I hesitate before elaborating on the description of The Evens given in their Dischord press release: “The Evens are a band from Washington, D.C. Ian MacKaye (Fugazi) plays baritone guitar and Amy Farina (The Warmers) plays drums. They both sing.” This is not an album to be delineated by a glut of adjectives, by a perfectly executed statement that is at bottom of the consistency of air. I doubt that too many people are going to listen to this who are not familiar with anything Ian MacKaye has been previously involved in and that said, what separates The Evens from that previous material is their restraint and those moments on this album, the best moments, which are subtly and surprisingly affecting. While some of the songs come off sounding like sketches that could have been better flushed out by denser arrangements or more virulent recordings, that same sparseness suits others perfectly and imbues them with a graceful evocativeness.
The prime example of this sparseness is “Sara Lee” — a song slightly reminiscent of “The Kill” from Fugazi’s last album The Argument — which rests on the primal rhythm generated by Farina’s drumming and MacKaye’s softly strummed guitar as it emerges from an otherworldly cloud of whistling. The pensive tone of the music is imaged by the lyrics which serve to remind that what this world is and what opportunities we have in it are subject to our own perception. For those with the will to reinvent it is a world of infinite possibility, an open field in which any number of directions can be chosen.
“All these Governors,” one of the tracks that a full band could have cast into orbit, examines the result of the `governors’ in our lives — both those that place limitations on our lives, and those limitations themselves, by which the possibilities for our lives are limited. It complements “Sara Lee”‘s optimism with the reality inflicted on individuals in our society. MacKaye’s old focus on those things that control the ways we live our lives is as plainly stated as it has been many times before here, but the song is missing the energy provided by the energy of Fugazi. The same can be said for “Mt. Pleasant Isn’t” and “You Won’t Feel a Thing,” which one wishes could break out of the limitations of the two-piece. Another track that works better is “Blessed Not Lucky,” another contemplative tune in which the male, female vocals fall softly into place together above the slow pulse of its rhythm. And at bottom, the steadiest aspect of this album is the rawness and precision of its rhythms. The simplicity of the opening track, “Shelter Two,” ostensibly a recollection of a pleasantly mundane day, is belied by the ambiguity of the repeated line, “it’s all downhill from here.” Is that something to look forward to or something to be disturbed by? Are things going to get easier or are they going to get worse?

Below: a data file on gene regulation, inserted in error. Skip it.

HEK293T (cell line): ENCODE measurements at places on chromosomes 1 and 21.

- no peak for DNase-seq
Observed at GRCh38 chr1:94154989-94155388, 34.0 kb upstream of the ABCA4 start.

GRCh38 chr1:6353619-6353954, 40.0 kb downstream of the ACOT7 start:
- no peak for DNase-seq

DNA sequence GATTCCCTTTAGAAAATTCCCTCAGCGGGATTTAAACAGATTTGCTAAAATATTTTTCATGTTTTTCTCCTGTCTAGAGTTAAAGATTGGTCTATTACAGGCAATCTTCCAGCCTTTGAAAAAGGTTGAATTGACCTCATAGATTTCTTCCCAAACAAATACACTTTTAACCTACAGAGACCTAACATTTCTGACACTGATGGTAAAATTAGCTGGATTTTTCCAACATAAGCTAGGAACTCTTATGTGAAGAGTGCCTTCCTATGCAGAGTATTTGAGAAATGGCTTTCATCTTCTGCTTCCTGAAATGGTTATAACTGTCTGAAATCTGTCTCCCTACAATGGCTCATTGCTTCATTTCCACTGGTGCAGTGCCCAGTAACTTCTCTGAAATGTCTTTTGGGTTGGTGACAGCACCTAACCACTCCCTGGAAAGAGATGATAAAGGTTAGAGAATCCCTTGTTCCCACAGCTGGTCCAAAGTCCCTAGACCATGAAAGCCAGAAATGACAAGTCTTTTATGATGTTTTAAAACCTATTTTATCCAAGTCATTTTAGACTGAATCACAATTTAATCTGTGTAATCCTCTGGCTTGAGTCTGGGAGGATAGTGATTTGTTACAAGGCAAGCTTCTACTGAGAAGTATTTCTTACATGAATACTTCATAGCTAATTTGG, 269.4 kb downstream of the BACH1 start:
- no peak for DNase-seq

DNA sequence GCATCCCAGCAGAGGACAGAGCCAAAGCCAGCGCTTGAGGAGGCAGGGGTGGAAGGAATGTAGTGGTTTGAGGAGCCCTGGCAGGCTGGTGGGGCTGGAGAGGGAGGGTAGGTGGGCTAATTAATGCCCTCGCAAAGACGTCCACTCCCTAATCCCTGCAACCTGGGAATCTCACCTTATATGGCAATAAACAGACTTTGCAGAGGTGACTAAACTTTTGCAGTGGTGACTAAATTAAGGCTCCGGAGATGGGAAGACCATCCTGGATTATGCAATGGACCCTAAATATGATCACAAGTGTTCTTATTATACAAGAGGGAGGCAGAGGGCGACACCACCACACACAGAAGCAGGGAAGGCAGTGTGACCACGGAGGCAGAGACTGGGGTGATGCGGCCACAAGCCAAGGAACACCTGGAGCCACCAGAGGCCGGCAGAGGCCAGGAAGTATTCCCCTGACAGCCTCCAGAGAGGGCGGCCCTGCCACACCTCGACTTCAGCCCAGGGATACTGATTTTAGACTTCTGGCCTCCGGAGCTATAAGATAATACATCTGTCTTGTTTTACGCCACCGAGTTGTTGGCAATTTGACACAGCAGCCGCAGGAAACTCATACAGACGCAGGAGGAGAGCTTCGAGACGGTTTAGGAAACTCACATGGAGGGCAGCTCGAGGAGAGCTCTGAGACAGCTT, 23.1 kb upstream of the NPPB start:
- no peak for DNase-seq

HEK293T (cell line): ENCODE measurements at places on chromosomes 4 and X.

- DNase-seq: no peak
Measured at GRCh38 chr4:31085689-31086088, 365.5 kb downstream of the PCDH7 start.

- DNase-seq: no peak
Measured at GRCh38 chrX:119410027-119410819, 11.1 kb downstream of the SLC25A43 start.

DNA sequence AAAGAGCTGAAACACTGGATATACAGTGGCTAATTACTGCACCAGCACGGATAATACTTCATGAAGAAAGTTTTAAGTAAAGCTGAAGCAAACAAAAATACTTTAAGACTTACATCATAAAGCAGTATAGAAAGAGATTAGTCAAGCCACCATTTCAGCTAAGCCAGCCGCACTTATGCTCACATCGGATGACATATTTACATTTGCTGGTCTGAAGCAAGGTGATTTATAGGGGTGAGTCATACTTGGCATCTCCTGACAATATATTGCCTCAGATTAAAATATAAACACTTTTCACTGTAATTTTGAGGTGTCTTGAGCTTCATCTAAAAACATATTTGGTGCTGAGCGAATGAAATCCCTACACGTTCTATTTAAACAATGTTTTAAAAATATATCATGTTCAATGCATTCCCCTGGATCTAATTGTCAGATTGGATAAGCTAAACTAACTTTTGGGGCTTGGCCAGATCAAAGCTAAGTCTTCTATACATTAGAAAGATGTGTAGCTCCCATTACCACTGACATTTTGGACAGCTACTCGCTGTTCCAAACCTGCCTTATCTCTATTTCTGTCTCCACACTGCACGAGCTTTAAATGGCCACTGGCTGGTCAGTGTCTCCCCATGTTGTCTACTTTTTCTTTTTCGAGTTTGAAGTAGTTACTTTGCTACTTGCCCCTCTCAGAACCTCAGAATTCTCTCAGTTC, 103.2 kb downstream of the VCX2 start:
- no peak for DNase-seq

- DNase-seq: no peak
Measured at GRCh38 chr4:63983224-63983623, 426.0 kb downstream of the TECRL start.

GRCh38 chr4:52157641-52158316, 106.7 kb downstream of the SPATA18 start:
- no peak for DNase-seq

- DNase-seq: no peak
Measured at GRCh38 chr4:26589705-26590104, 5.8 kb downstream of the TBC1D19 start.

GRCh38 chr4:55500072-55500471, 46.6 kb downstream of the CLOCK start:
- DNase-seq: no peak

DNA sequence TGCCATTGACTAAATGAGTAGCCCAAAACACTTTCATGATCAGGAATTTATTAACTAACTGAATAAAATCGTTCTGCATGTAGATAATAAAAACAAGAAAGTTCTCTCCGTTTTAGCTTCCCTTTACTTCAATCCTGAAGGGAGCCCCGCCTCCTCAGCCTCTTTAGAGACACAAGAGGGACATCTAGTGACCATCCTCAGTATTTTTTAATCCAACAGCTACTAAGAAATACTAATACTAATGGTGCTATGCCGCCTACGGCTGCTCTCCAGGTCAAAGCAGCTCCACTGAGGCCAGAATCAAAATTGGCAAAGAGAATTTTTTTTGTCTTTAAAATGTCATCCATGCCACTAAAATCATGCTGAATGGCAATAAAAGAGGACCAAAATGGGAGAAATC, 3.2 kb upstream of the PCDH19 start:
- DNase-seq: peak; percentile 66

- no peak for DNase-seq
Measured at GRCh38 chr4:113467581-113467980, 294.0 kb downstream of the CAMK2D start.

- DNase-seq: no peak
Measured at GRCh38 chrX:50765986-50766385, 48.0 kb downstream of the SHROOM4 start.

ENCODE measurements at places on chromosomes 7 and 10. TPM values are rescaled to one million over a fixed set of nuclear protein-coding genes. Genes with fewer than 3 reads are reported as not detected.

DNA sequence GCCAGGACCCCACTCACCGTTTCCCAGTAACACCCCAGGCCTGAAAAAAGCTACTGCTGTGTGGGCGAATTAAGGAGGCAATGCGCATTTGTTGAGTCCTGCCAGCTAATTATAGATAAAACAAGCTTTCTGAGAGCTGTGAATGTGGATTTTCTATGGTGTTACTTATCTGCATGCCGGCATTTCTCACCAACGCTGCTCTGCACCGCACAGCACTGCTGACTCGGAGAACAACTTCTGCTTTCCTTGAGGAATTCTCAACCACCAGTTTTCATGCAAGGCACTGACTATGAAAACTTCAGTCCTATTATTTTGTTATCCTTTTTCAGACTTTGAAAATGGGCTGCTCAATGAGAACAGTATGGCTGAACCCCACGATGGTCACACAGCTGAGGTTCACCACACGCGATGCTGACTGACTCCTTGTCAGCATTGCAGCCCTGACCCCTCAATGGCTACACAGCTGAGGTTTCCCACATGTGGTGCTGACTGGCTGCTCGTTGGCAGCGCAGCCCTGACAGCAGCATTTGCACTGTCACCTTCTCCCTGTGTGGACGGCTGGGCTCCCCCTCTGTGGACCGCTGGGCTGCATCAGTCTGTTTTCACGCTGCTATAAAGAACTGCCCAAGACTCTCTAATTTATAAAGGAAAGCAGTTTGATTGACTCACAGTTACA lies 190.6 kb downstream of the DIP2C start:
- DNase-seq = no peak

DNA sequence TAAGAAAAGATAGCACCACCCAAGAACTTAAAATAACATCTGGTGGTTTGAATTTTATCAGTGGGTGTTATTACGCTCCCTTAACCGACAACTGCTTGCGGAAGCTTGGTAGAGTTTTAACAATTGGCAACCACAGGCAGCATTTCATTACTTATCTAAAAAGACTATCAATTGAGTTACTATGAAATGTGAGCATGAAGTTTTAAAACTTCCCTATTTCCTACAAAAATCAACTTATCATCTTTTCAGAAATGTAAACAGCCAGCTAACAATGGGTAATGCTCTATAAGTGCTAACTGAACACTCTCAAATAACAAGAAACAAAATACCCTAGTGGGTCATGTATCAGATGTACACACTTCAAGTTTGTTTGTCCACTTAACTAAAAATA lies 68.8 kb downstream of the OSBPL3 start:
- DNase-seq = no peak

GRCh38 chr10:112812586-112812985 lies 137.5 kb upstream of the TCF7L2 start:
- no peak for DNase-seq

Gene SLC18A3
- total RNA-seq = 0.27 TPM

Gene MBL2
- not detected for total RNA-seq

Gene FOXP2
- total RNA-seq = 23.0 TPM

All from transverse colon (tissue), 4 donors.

This album’s ability to bring rise to such questions is what endears it to me. It is not going to blow minds or explode in an army of devotees. It is much more suggestive than abrasive, more sensitive to grey areas than concerned with making anyone see things in one particular way and I appreciate that. MacKaye and Farina’s vocals slide easily around each other and give the slighter songs a vividness that they would otherwise be lacking. Unexpected moments like the crooning harmony vocals on “Crude Bomb” give the otherwise esoteric lyrics a sense of directness and playfulness, a combination that is nothing if not engaging. “Minding One’s Business” feels like nothing short of a mantra, one to be recalled when things are looking bleak, when one is feeling closed in, and as a whole the album feels somewhat the same — a reminder to keep your mind and senses open that you may take pleasure in the small things that this world has to offer.
Fugazi – The Argument
Cat Power – What Would the Community Think?
Beauty Pill – The Unsustainable Lifestyle